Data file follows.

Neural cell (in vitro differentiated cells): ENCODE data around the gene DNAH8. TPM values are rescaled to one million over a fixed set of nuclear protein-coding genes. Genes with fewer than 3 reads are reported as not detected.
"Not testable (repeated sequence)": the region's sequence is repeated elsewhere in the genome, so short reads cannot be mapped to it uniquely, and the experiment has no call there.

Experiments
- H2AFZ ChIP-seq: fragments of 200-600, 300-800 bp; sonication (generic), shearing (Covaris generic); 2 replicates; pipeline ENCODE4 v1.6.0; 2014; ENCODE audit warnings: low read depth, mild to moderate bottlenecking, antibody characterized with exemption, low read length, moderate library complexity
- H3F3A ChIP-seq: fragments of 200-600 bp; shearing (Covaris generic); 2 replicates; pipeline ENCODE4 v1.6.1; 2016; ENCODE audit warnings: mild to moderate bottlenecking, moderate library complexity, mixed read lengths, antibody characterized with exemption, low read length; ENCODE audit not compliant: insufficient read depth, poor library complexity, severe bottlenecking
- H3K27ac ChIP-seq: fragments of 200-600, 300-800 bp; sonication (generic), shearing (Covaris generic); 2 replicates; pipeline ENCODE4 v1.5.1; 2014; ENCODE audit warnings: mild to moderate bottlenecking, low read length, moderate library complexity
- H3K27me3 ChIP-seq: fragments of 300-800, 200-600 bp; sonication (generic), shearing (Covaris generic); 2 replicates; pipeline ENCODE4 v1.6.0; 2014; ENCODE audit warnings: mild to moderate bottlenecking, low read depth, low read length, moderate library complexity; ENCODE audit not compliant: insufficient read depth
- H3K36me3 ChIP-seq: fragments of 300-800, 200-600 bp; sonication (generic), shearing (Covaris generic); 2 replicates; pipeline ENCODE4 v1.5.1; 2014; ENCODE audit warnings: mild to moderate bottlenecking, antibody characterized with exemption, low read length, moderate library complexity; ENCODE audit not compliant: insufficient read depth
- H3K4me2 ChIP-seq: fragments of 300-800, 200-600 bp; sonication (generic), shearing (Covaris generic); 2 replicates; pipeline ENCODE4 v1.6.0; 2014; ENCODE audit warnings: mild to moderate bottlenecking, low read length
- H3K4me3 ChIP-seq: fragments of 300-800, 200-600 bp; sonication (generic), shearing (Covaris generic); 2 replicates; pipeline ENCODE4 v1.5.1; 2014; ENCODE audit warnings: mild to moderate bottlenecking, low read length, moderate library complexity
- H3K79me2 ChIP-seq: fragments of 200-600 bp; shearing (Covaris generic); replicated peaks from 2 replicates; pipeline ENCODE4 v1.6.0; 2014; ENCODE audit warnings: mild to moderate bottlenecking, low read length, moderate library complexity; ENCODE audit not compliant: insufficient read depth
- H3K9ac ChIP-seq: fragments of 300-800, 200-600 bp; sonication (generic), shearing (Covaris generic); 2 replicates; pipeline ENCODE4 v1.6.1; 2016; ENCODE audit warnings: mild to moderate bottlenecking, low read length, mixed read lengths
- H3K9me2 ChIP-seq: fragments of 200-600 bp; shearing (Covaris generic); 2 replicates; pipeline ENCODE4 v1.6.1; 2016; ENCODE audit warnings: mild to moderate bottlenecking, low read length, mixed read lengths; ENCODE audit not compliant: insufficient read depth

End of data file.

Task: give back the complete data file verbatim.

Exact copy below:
Neural cell (in vitro differentiated cells): ENCODE data around the gene DNAH8. TPM values are rescaled to one million over a fixed set of nuclear protein-coding genes. Genes with fewer than 3 reads are reported as not detected.
"Not testable (repeated sequence)": the region's sequence is repeated elsewhere in the genome, so short reads cannot be mapped to it uniquely, and the experiment has no call there.

Experiments
- H2AFZ ChIP-seq: fragments of 200-600, 300-800 bp; sonication (generic), shearing (Covaris generic); 2 replicates; pipeline ENCODE4 v1.6.0; 2014; ENCODE audit warnings: low read depth, mild to moderate bottlenecking, antibody characterized with exemption, low read length, moderate library complexity
- H3F3A ChIP-seq: fragments of 200-600 bp; shearing (Covaris generic); 2 replicates; pipeline ENCODE4 v1.6.1; 2016; ENCODE audit warnings: mild to moderate bottlenecking, moderate library complexity, mixed read lengths, antibody characterized with exemption, low read length; ENCODE audit not compliant: insufficient read depth, poor library complexity, severe bottlenecking
- H3K27ac ChIP-seq: fragments of 200-600, 300-800 bp; sonication (generic), shearing (Covaris generic); 2 replicates; pipeline ENCODE4 v1.5.1; 2014; ENCODE audit warnings: mild to moderate bottlenecking, low read length, moderate library complexity
- H3K27me3 ChIP-seq: fragments of 300-800, 200-600 bp; sonication (generic), shearing (Covaris generic); 2 replicates; pipeline ENCODE4 v1.6.0; 2014; ENCODE audit warnings: mild to moderate bottlenecking, low read depth, low read length, moderate library complexity; ENCODE audit not compliant: insufficient read depth
- H3K36me3 ChIP-seq: fragments of 300-800, 200-600 bp; sonication (generic), shearing (Covaris generic); 2 replicates; pipeline ENCODE4 v1.5.1; 2014; ENCODE audit warnings: mild to moderate bottlenecking, antibody characterized with exemption, low read length, moderate library complexity; ENCODE audit not compliant: insufficient read depth
- H3K4me2 ChIP-seq: fragments of 300-800, 200-600 bp; sonication (generic), shearing (Covaris generic); 2 replicates; pipeline ENCODE4 v1.6.0; 2014; ENCODE audit warnings: mild to moderate bottlenecking, low read length
- H3K4me3 ChIP-seq: fragments of 300-800, 200-600 bp; sonication (generic), shearing (Covaris generic); 2 replicates; pipeline ENCODE4 v1.5.1; 2014; ENCODE audit warnings: mild to moderate bottlenecking, low read length, moderate library complexity
- H3K79me2 ChIP-seq: fragments of 200-600 bp; shearing (Covaris generic); replicated peaks from 2 replicates; pipeline ENCODE4 v1.6.0; 2014; ENCODE audit warnings: mild to moderate bottlenecking, low read length, moderate library complexity; ENCODE audit not compliant: insufficient read depth
- H3K9ac ChIP-seq: fragments of 300-800, 200-600 bp; sonication (generic), shearing (Covaris generic); 2 replicates; pipeline ENCODE4 v1.6.1; 2016; ENCODE audit warnings: mild to moderate bottlenecking, low read length, mixed read lengths
- H3K9me2 ChIP-seq: fragments of 200-600 bp; shearing (Covaris generic); 2 replicates; pipeline ENCODE4 v1.6.1; 2016; ENCODE audit warnings: mild to moderate bottlenecking, low read length, mixed read lengths; ENCODE audit not compliant: insufficient read depth